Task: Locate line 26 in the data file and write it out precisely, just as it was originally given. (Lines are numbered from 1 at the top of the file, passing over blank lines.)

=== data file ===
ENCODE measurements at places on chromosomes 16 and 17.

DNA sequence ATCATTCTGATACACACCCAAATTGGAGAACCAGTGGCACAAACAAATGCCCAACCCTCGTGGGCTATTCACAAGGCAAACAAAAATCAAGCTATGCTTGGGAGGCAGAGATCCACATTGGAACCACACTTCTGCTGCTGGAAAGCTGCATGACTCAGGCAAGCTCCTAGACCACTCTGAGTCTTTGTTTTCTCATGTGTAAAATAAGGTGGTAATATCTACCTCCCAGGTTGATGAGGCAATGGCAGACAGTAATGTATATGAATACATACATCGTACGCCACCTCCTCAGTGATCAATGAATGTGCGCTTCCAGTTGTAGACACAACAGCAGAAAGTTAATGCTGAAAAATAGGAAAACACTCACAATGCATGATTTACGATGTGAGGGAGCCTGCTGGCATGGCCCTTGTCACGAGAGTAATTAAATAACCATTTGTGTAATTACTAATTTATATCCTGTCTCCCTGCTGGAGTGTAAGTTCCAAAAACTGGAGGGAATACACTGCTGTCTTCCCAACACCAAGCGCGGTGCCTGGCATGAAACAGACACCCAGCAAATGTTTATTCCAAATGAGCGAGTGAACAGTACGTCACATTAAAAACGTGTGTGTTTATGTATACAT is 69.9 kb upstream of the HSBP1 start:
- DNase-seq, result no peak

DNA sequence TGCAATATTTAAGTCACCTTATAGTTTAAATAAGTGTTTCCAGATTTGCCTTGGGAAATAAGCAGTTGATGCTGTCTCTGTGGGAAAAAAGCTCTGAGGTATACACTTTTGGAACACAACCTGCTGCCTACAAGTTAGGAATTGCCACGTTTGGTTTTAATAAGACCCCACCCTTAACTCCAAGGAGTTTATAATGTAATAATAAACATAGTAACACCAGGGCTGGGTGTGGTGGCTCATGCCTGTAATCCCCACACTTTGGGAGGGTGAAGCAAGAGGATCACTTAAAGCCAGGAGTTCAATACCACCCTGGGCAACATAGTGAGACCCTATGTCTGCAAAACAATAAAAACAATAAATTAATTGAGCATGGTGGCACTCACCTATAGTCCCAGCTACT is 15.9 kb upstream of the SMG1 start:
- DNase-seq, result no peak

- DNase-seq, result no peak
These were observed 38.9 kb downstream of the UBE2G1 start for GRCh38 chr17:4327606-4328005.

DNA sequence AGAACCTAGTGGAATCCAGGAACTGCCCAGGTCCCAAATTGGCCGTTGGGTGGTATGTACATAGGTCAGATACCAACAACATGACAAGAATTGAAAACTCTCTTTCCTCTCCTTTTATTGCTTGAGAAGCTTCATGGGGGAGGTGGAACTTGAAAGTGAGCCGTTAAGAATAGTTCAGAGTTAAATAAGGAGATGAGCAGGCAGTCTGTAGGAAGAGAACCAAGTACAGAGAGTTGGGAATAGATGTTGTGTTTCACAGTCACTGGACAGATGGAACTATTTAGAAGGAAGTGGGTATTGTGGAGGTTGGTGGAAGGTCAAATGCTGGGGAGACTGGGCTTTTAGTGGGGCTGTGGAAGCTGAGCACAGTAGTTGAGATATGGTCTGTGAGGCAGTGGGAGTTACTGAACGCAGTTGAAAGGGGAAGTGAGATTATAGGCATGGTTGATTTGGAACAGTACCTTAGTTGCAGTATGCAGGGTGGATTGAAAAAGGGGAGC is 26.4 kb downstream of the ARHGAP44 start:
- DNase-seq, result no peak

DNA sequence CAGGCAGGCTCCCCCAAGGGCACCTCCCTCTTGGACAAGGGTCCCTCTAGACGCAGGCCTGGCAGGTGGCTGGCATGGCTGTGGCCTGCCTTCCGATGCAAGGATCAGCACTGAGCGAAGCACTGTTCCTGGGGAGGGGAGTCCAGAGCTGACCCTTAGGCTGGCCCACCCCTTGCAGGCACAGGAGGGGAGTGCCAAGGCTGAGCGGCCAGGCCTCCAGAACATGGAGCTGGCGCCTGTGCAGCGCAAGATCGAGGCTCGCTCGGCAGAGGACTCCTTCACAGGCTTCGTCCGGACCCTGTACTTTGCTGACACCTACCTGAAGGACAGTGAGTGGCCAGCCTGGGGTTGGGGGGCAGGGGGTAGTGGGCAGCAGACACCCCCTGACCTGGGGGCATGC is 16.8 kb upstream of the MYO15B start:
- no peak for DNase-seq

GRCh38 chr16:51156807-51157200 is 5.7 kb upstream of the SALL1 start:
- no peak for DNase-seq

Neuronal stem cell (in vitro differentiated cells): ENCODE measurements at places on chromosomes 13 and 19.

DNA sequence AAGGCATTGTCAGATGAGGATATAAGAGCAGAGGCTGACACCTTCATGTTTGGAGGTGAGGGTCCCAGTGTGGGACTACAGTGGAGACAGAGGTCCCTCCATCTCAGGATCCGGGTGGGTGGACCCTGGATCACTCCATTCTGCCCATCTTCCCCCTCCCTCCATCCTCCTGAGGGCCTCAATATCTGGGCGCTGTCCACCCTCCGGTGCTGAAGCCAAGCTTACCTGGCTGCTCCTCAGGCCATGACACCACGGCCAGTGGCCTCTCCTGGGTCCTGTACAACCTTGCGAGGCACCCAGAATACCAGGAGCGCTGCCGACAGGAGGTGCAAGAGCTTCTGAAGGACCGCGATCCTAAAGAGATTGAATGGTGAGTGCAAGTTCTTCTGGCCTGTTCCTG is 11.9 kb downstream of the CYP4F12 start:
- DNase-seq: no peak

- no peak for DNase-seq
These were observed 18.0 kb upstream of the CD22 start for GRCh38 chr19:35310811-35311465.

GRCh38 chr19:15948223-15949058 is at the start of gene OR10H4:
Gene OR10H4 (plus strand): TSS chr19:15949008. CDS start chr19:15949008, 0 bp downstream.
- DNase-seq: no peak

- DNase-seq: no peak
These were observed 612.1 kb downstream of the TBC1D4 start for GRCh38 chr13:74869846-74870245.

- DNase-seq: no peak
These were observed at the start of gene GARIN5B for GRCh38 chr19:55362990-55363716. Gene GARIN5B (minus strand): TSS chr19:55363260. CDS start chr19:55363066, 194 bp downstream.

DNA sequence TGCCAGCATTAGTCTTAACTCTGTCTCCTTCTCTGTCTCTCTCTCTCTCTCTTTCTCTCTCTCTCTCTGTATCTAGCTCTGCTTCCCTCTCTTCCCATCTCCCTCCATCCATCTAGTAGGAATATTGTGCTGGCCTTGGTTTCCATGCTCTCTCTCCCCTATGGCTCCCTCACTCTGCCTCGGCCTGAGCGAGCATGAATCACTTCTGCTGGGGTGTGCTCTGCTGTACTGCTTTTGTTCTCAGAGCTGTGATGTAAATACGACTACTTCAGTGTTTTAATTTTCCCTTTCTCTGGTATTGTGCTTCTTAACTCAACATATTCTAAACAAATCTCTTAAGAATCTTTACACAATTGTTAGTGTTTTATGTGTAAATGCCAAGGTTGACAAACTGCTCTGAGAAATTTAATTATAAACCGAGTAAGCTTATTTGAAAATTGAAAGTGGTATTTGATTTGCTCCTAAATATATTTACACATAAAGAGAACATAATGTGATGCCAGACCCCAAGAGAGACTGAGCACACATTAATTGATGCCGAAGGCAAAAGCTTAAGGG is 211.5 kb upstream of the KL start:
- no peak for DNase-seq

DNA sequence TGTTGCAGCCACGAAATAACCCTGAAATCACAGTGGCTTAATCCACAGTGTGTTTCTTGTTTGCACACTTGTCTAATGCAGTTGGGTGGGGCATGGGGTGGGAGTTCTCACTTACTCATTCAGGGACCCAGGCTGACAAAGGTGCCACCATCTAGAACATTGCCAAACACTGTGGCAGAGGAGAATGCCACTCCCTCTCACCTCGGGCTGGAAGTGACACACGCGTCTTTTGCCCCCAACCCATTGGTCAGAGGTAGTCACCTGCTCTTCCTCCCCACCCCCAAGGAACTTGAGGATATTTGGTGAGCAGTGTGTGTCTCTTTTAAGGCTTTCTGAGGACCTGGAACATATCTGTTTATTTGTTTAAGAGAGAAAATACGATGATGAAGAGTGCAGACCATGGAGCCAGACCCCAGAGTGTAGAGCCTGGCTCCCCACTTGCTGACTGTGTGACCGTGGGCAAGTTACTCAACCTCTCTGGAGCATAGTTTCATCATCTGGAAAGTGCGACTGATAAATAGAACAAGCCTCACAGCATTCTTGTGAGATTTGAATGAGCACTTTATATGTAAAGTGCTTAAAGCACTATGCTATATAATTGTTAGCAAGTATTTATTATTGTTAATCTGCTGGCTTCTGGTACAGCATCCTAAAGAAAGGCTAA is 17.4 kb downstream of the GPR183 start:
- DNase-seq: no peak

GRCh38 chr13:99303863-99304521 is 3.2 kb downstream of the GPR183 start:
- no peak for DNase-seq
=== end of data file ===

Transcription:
DNA sequence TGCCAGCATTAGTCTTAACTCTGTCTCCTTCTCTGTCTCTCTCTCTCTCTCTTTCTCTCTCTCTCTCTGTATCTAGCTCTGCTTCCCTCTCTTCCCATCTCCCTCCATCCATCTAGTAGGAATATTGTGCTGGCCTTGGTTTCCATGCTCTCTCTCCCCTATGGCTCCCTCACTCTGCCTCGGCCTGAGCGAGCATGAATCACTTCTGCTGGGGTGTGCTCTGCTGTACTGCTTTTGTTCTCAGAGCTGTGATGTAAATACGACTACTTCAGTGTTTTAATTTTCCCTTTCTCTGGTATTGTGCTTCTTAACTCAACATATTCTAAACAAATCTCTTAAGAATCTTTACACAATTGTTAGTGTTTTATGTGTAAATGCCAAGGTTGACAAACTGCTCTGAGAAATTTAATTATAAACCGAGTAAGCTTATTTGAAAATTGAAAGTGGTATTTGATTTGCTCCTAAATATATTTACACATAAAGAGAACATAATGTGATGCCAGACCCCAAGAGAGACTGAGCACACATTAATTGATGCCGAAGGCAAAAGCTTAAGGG is 211.5 kb upstream of the KL start: